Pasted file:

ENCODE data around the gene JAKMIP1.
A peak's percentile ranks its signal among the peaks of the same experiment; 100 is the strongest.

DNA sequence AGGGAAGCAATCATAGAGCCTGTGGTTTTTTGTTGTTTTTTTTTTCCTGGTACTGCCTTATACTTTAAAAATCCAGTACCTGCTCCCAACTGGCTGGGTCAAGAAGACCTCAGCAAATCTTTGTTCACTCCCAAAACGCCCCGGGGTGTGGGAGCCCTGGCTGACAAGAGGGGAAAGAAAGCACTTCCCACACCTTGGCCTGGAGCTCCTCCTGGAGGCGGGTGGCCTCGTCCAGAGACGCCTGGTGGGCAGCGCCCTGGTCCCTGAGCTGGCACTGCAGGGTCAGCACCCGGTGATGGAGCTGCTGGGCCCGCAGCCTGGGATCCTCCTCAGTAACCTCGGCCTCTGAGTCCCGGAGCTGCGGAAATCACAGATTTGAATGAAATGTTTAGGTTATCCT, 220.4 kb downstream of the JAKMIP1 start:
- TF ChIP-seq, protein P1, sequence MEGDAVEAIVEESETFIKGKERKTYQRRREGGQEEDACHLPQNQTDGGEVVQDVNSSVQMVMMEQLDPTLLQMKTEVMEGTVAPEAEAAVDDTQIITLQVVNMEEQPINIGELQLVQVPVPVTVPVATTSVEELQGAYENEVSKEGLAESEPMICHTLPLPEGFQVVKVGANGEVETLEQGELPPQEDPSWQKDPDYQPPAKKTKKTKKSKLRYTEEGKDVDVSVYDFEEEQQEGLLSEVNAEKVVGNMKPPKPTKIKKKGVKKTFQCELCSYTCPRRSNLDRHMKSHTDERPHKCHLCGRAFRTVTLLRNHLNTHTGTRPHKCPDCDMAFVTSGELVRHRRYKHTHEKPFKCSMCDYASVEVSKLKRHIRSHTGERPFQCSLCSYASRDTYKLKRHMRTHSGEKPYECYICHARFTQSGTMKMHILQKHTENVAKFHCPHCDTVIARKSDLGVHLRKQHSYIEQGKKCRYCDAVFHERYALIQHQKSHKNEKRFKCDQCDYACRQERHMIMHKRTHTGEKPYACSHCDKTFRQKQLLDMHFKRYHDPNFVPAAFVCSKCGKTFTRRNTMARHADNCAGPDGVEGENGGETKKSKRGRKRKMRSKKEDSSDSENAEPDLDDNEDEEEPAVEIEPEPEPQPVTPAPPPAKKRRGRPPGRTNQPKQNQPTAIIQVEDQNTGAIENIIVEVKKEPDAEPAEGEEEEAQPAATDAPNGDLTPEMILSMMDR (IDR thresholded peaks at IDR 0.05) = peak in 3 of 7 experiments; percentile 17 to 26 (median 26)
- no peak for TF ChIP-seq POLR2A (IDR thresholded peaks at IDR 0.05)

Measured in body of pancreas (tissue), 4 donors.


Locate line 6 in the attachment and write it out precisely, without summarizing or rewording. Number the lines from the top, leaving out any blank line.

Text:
Measured in body of pancreas (tissue), 4 donors.